No, I wasn’t alone.
My heart jerked against my ribs at the sudden, overwhelming conviction something else occupied this Tartarean city. And whatever it was, it knew I was here…and it wanted to find me.
I tried to run, but the heavy water clutched at me, slowing my steps. A slot between buildings offered a place to hide, but as I rushed toward it, an abnormal eel lunged out, snapping teeth like glass needles.
I fell back from the misshapen thing, casting about frantically. I had to hide! Whatever searched for me was almost here, and if it found me, something terrible would happen. It was getting close; fish fled before its coming, and even the monstrous eel darted off into the murky distance. The fan-like worms shut themselves into their tube homes, and the muck beneath my feet came alive as even the foul, crawling things of the ocean floor sought to escape.
Oh God. It was behind me now. I knew it with an unshakeable certainty. Every muscle locked into place, and I struggled to breathe through the blind, animal instinct which equated movement with death.
It saw me. I couldn’t just stand here and wait for it to seize me. I had to turn and face it.
With a sense of unspeakable dread, I slowly forced myself to turn and see what hunted me. When I did, my paralysis broke, and I screamed.
~ * ~
“Whyborne! Steady on; you’re having a bad dream.”
I dragged in a great breath, every muscle locked in terror. Sheets, damp with sweat, pressed against my back. The moonlight filtering through the open window revealed the familiar ceiling of our bedroom. Griffin’s scent, of sandalwood and male skin, enveloped me, his warm hand resting on my shoulder. My head pounded as if someone had attempted to drive a nail into my skull.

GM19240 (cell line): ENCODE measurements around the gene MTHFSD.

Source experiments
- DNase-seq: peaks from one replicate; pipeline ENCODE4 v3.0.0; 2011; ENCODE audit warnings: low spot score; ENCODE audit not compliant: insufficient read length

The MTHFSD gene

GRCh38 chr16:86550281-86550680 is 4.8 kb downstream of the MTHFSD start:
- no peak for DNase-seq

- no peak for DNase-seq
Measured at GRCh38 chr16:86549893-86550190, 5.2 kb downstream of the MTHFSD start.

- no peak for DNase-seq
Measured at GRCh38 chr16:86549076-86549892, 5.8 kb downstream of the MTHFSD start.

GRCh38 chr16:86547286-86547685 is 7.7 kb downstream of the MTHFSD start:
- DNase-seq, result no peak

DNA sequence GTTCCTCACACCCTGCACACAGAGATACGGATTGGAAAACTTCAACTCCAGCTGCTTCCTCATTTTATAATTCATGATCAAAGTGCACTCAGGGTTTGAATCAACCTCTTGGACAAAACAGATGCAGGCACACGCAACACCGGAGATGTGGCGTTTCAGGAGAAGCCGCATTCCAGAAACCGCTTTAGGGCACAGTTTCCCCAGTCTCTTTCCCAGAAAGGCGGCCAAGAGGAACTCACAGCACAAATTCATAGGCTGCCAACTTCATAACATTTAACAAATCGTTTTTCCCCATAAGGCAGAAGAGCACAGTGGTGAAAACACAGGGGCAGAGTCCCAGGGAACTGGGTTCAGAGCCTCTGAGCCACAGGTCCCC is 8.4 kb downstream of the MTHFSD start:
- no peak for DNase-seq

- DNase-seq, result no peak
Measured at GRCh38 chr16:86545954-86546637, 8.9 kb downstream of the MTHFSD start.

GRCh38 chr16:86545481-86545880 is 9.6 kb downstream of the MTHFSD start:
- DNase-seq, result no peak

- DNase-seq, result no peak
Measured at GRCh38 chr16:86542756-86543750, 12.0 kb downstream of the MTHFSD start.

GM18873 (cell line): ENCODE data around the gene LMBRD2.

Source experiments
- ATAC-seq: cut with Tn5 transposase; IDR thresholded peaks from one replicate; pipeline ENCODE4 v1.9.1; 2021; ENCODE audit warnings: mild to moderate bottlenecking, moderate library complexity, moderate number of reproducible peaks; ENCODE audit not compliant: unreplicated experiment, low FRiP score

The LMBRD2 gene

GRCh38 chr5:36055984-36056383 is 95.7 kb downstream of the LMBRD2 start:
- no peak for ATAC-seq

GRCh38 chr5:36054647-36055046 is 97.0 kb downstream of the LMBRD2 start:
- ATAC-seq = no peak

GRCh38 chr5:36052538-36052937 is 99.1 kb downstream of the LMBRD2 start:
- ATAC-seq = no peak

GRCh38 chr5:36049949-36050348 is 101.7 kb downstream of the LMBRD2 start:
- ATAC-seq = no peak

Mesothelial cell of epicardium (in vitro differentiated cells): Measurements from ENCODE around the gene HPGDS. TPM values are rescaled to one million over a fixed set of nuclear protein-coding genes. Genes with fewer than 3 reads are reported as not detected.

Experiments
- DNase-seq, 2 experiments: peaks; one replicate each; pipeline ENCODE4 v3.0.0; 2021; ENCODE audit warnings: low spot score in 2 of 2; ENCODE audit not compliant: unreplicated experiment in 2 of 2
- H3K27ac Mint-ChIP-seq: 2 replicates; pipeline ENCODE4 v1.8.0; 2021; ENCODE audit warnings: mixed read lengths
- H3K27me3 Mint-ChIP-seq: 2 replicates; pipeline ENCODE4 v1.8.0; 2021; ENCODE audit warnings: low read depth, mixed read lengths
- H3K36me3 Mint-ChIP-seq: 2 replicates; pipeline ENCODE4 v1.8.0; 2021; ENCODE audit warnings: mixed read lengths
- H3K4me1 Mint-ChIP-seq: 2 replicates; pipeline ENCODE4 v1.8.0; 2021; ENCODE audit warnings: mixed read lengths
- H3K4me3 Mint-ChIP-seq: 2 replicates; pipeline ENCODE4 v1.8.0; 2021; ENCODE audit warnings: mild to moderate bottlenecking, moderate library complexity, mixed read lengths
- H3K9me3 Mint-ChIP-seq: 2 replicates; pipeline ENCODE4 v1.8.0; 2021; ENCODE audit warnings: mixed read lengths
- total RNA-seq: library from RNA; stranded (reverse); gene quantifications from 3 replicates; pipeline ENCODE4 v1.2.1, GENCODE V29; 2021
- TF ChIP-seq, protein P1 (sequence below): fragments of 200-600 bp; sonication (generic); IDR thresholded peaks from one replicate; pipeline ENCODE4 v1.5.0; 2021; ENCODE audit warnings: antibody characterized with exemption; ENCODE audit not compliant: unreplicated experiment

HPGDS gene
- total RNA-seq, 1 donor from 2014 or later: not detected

“Oh,” I said. I intertwined my fingers with his, and he gave them a reassuring squeeze. “It seemed so real.”
Griffin’s lips brushed the bare flesh of my shoulder. “Poor love. Would you like to tell me about it?”
I tried to recall what had horrified me, but the dream had already begun to unravel into fog. “I don’t quite remember,” I admitted. “Something about a city, and the ocean…something hunted me…”
Perhaps I’d had the disturbing dream on account of the murder we’d happened across. After seeing poor Tambling so deeply shaken, no wonder I’d had a nightmare.
Griffin stroked my shoulder. “You’re safe,” he said. “There’s nothing hunting you.”
“I know. It just seemed extraordinarily real at the time.”
A breeze stirred the curtains, bringing with it Widdershins’s fishy smell. Our cat, Saul, sat in the window, peering out at the lawn below, apparently fascinated by the movements of some nocturnal creature. Crickets chirped. I heard a nightjar loose its lonely cry.
“Night terrors often do.” Griffin’s hand drifted along my chest, tracing across my heart, down to my belly. My skin pebbled in response, nipples drawing tight. “Shall I distract you from the memory of it?”